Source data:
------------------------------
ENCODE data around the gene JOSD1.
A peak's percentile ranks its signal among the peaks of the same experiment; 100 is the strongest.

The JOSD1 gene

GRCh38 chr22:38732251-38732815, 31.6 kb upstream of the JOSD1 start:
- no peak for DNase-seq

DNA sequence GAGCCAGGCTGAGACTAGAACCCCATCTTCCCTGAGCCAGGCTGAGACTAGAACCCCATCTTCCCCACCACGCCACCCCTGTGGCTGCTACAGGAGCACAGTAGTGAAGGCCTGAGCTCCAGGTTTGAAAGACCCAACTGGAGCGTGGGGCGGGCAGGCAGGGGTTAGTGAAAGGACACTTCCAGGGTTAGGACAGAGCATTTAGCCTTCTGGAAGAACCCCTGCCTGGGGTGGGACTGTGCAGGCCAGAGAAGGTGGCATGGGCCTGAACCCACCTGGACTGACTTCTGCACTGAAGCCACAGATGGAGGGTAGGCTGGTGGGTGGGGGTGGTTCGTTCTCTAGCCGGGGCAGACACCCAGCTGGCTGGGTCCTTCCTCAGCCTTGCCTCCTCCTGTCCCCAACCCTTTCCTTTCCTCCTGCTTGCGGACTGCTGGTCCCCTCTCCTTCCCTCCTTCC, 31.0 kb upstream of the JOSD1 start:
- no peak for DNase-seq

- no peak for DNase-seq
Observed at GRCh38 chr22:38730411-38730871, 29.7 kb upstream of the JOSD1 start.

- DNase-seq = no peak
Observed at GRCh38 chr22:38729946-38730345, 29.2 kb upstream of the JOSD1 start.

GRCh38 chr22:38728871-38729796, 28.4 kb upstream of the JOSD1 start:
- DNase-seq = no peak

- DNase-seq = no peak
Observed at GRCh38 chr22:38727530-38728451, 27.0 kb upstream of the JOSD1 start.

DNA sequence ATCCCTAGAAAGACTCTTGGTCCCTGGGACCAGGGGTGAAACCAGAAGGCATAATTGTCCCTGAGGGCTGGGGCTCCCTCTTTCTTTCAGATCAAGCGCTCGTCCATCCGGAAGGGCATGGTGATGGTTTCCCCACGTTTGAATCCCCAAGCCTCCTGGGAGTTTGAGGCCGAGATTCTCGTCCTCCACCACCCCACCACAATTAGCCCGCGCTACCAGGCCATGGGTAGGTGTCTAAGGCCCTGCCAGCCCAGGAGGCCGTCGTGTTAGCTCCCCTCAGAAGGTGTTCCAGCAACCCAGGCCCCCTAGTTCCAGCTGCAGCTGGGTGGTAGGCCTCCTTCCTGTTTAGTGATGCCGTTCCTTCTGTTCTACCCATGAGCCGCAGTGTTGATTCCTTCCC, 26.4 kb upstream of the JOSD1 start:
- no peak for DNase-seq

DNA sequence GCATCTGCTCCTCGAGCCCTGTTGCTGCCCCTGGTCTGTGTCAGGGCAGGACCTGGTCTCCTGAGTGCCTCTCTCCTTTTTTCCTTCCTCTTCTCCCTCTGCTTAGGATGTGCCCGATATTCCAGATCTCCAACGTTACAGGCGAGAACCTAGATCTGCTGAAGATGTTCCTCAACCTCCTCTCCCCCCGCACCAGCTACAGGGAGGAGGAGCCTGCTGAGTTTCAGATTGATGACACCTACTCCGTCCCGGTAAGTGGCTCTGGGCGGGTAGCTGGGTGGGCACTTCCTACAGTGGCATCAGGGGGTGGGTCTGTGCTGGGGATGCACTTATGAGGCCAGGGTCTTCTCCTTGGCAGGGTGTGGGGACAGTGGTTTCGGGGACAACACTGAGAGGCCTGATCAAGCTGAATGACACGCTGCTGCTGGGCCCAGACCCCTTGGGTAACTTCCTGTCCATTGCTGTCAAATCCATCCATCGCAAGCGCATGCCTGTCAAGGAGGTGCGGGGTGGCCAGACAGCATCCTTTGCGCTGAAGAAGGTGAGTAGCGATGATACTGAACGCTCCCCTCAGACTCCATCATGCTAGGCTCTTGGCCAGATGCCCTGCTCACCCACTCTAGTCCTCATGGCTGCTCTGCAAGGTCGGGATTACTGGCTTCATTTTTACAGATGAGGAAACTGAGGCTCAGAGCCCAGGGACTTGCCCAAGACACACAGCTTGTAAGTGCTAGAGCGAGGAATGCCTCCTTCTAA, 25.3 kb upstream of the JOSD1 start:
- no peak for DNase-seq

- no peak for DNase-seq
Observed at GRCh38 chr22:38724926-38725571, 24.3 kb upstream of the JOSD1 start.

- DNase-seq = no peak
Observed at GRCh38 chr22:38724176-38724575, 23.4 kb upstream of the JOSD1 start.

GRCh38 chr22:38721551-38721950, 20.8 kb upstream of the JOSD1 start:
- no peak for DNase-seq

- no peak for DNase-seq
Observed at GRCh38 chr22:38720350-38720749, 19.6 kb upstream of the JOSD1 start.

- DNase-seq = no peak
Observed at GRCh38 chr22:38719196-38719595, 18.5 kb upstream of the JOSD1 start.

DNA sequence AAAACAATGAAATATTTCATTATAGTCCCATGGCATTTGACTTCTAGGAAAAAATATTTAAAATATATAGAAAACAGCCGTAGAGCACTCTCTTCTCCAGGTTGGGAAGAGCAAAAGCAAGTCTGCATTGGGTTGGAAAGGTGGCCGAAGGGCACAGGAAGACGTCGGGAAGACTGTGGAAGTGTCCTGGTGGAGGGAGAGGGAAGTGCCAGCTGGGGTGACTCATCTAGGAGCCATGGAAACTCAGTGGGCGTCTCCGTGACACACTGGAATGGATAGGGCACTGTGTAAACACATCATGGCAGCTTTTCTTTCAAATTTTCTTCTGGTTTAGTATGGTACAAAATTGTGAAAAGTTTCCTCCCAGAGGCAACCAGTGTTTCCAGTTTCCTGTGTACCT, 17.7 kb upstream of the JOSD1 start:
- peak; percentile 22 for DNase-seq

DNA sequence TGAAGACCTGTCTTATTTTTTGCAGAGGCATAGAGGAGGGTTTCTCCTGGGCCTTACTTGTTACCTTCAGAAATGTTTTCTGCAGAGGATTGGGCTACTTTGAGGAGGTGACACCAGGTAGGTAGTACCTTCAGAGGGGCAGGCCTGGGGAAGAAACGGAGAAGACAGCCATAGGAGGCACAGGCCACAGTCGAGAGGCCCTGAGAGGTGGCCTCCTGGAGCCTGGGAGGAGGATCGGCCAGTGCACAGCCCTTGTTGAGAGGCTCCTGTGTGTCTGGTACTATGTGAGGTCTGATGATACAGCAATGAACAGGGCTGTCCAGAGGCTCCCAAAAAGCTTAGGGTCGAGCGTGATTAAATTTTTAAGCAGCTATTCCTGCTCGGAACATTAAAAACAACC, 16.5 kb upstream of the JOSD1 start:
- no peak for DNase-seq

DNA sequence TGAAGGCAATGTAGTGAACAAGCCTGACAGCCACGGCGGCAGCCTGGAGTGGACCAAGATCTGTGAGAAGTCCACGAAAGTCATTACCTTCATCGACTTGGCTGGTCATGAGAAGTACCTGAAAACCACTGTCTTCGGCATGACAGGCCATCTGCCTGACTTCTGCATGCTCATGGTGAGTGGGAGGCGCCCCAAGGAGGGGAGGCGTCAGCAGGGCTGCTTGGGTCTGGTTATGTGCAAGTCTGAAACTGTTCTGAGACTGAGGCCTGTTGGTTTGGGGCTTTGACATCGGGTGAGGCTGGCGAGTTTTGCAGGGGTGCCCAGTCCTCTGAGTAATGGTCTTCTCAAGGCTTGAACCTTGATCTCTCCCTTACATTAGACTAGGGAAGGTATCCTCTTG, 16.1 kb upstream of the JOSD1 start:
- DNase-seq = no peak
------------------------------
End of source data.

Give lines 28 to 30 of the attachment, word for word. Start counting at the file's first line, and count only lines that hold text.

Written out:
- DNase-seq = no peak
Observed at GRCh38 chr22:38719196-38719595, 18.5 kb upstream of the JOSD1 start.

DNA sequence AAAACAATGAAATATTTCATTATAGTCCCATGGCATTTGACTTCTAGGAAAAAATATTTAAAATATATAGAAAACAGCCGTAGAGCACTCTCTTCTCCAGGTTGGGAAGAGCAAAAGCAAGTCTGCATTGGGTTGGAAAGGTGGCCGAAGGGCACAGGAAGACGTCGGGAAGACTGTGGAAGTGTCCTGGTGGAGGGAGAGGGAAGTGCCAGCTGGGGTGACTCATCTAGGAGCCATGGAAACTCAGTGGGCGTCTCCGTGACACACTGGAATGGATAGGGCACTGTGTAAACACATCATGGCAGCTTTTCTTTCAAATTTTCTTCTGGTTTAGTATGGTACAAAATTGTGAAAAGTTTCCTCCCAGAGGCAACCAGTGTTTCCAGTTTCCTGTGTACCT, 17.7 kb upstream of the JOSD1 start: